“One of the joys of teaching abroad is that students are more keyed to their surroundings,” said Mark Z. Muggli, an English professor at Luther College. “Being in a different environment, their antennae just open up, so there really is an opportunity to capture that and build on it with the academic work.”
He speaks from experience, having led study abroad programs to a variety of places in England and to Greece. In January, Muggli will head off campus again to combine one of his favorite teaching destinations – London – with his passion for theatre as Visiting Faculty Director of the London & Florence: Arts in Context program.
Mark Z. Muggli in a typical English garden.
Muggli said he has designed his course for the program, “Embodying Spaces: Contemporary English Theatre in its Historical, Architectural, Cultural, Geographic, and Moral Settings,” to use theatre to help students make connections among all aspects of the program.
“The course is a part of a holistic experience,” he explained, “not a narrowly academic, theatrical study, but really a metaphor for looking at the whole experience the students are having in London.”
In the program’s distinctive format, students split the semester between London and Florence with a week in between the two cities for personal travel. They take two courses during their seven weeks in London – the Director’s course focused on theatre and “London as Visual Text,” taught by Andrew Kennedy, an experienced local scholar and teacher. When they’re in Florence, students choose a pair of courses from among several electives and study Italian language.
During a typical week in London, according to Muggli, students will see two plays and have class time to discuss the performances and the texts of some of the plays. He will also encourage them to seek out and attend other plays from among the wide range of theatre productions and venues in London, as well as to constantly observe what’s going on around them as they travel throughout the city.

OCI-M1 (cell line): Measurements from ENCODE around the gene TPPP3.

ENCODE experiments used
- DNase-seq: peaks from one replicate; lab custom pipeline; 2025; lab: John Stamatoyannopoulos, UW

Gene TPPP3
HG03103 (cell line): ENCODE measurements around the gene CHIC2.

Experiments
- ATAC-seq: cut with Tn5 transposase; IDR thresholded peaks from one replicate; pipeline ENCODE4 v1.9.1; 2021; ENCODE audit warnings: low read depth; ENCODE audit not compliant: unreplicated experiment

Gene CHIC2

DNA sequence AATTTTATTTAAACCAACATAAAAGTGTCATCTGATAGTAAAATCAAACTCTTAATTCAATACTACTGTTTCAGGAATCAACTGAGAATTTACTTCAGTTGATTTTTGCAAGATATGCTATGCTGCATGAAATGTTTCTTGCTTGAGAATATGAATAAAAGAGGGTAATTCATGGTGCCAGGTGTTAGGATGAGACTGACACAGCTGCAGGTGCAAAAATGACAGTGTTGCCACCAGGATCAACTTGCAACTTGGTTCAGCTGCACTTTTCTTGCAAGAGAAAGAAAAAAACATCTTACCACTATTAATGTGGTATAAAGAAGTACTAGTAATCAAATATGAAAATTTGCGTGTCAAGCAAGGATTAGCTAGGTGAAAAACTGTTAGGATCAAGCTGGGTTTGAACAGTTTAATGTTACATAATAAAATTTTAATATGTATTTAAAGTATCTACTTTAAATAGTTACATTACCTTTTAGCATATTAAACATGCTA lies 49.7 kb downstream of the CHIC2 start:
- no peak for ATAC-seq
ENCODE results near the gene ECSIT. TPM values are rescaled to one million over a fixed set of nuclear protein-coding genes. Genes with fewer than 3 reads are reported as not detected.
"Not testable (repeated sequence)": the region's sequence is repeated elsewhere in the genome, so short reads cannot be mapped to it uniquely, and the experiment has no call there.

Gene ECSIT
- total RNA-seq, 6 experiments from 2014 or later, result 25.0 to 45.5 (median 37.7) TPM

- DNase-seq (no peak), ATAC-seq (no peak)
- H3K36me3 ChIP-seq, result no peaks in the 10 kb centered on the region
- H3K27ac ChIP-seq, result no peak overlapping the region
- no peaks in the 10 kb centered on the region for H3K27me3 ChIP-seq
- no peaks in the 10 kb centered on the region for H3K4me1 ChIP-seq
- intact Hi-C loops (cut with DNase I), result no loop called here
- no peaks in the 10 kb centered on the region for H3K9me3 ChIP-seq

Muggli, who has taught courses in Shakespeare for the last 35 years, brings a deep appreciation for the connection between text and performance to the study of drama. Indeed, he teaches a course at Luther in which students read and discuss Shakespeare plays for the first half of the semester and then spend the remaining weeks staging one of them in the style of an Elizabethan traveling troupe, with a bare stage and minimal costumes.
The Globe Theatre in London.
Photo by Caroline Lowe
His consciousness of staging was sparked, in large part, by participating in a National Endowment for the Humanities seminar on Shakespearean stage practices that included two weeks at the Globe Theatre in London. This has led him to explore staging by other dramatists in other time periods, and to look at ways that theatricality is used outside the confines of formal theatre productions.
“I’m hoping that seeing theatre and talking about theatre will make us more aware of London as a kind of public theatrical setting,” Muggli said. “Once you start thinking of theatre as more than only what happens on formal stages, a foreign city offers you a lot of opportunities for that. If you see the Beefeaters at the Tower [of London] or you see the changing of the guard at Buckingham Palace, you know that this is a stage on which these people are acting, but street fairs and sales booths on the street have a large theatrical dimension to them, too.”
Churches and religious services – with the attendant rituals, music, and costumes – can also be viewed as theatrical events, Muggli noted, and he expects to include visits to St. Paul’s Cathedral and Westminster Abbey as part of the course.